The spindle checkpoint and chromosomal stability.

W. Qi, H. Yu

Research output: Contribution to journalArticle

13 Citations (Scopus)

Abstract

Normal human somatic cells contain 46 chromosomes (22 pairs of autosomes and two sex chromosomes). Chromosome missegregation leads to abnormal numbers of chromosomes or aneuploidy. This form of genetic instability alters the dosages of large subsets of genes, which can result in severe disease phenotypes. Most human cancer cells are aneuploid. It is generally believed that aneuploidy contributes to cancer formation. The spindle checkpoint is a cell-cycle surveillance mechanism that ensures the fidelity of chromosome segregation during mitosis and meiosis. In this article, we review our current understanding of the molecular basis of the spindle checkpoint and the recent evidence that links the malfunction of this checkpoint to aneuploidy and tumorigenesis.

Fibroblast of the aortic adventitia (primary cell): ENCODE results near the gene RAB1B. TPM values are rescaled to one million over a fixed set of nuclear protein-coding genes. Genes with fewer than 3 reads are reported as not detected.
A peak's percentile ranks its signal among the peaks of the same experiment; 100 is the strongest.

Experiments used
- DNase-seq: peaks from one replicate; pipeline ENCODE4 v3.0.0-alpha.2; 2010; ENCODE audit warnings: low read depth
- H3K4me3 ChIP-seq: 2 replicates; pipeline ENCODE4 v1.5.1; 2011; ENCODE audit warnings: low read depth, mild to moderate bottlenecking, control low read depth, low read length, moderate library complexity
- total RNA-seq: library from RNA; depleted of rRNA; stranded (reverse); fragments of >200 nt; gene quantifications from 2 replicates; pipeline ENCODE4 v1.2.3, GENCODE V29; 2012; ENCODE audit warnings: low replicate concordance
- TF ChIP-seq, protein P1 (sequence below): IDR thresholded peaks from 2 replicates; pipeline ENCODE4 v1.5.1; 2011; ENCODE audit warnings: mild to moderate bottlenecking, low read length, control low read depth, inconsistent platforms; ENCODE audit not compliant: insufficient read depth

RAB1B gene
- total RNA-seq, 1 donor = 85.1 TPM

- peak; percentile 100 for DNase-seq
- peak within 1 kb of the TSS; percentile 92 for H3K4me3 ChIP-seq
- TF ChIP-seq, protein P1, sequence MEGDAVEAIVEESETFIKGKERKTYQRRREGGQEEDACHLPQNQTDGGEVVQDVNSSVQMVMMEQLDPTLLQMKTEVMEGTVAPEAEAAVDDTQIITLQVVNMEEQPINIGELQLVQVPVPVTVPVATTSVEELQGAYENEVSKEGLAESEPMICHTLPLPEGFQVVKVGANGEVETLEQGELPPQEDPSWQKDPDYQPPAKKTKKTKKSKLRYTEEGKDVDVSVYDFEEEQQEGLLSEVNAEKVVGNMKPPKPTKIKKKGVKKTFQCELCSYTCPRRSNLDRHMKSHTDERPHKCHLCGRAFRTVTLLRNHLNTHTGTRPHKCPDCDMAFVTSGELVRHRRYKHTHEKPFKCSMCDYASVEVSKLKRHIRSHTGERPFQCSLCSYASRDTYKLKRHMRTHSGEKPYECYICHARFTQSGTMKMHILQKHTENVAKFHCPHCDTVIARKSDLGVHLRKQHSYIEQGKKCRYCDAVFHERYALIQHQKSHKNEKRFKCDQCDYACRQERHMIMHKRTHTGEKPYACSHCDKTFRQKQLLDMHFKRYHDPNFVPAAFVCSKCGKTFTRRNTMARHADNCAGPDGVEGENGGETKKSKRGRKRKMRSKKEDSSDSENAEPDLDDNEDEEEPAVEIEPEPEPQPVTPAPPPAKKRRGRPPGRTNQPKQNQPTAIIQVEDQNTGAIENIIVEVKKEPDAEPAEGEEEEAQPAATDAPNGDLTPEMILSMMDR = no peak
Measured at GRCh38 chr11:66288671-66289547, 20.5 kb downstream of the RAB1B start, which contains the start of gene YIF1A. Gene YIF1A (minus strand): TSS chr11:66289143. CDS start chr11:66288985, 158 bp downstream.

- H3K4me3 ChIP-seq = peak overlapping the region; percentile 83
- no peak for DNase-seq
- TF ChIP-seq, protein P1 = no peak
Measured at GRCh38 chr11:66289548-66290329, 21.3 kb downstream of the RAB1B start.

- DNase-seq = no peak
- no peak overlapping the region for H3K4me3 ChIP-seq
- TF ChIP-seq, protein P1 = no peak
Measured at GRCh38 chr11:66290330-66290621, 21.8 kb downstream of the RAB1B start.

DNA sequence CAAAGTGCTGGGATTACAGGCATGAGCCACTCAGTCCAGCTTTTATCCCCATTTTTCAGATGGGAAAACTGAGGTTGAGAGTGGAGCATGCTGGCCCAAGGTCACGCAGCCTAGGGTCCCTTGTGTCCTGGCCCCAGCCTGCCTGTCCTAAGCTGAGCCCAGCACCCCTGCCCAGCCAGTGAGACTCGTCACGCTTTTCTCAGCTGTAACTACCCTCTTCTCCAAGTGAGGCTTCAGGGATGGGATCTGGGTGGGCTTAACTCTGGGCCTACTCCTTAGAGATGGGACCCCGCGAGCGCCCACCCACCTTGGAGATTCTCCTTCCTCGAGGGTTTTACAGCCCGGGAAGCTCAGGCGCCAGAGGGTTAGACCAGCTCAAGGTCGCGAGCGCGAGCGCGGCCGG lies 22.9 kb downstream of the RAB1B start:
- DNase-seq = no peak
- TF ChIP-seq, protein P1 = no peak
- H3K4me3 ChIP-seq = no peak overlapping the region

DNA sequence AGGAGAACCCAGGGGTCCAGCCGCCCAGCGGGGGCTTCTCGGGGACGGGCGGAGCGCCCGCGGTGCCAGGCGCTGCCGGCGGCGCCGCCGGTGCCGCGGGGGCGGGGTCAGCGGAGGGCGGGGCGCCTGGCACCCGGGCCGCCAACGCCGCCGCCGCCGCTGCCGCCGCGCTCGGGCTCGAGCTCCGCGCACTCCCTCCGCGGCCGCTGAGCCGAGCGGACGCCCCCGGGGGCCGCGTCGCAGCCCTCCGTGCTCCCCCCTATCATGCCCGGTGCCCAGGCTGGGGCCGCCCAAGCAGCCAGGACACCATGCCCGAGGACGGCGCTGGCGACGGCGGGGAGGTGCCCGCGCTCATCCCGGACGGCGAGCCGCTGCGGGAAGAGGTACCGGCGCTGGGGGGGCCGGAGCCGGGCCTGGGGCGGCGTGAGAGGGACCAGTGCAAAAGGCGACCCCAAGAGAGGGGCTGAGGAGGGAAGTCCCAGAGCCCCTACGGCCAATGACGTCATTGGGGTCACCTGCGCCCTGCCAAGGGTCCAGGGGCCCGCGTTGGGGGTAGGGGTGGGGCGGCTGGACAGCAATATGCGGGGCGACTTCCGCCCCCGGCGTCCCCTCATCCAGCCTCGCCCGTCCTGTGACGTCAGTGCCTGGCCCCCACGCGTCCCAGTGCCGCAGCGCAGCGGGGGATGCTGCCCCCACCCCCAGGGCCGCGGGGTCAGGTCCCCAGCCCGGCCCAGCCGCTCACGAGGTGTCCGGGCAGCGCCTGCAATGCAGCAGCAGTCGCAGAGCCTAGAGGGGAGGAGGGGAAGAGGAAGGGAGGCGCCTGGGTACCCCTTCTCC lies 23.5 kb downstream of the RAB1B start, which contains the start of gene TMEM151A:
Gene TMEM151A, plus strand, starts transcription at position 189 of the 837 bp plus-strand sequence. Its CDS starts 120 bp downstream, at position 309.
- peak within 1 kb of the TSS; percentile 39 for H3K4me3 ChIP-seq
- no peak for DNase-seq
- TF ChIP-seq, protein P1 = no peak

Original languageEnglish (US)
Pages (from-to)116-130
Number of pages15
JournalGenome Dynamics
Volume1
StatePublished - 2006

Fingerprint

Chromosomal Instability
aneuploidy
Aneuploidy
chromosome
chromosomes
Chromosomes
cancer
Chromosomes, Human, Pair 22
Chromosome Segregation
Sex Chromosomes
chromosome segregation
autosomes
Meiosis
sex chromosomes
somatic cells
Mitosis
meiosis
carcinogenesis
mitosis
cell cycle

ASJC Scopus subject areas

  • Molecular Biology
  • Genetics
  • Ecology, Evolution, Behavior and Systematics

Cite this

The spindle checkpoint and chromosomal stability. / Qi, W.; Yu, H.

In: Genome Dynamics, Vol. 1, 2006, p. 116-130.

Research output: Contribution to journalArticle

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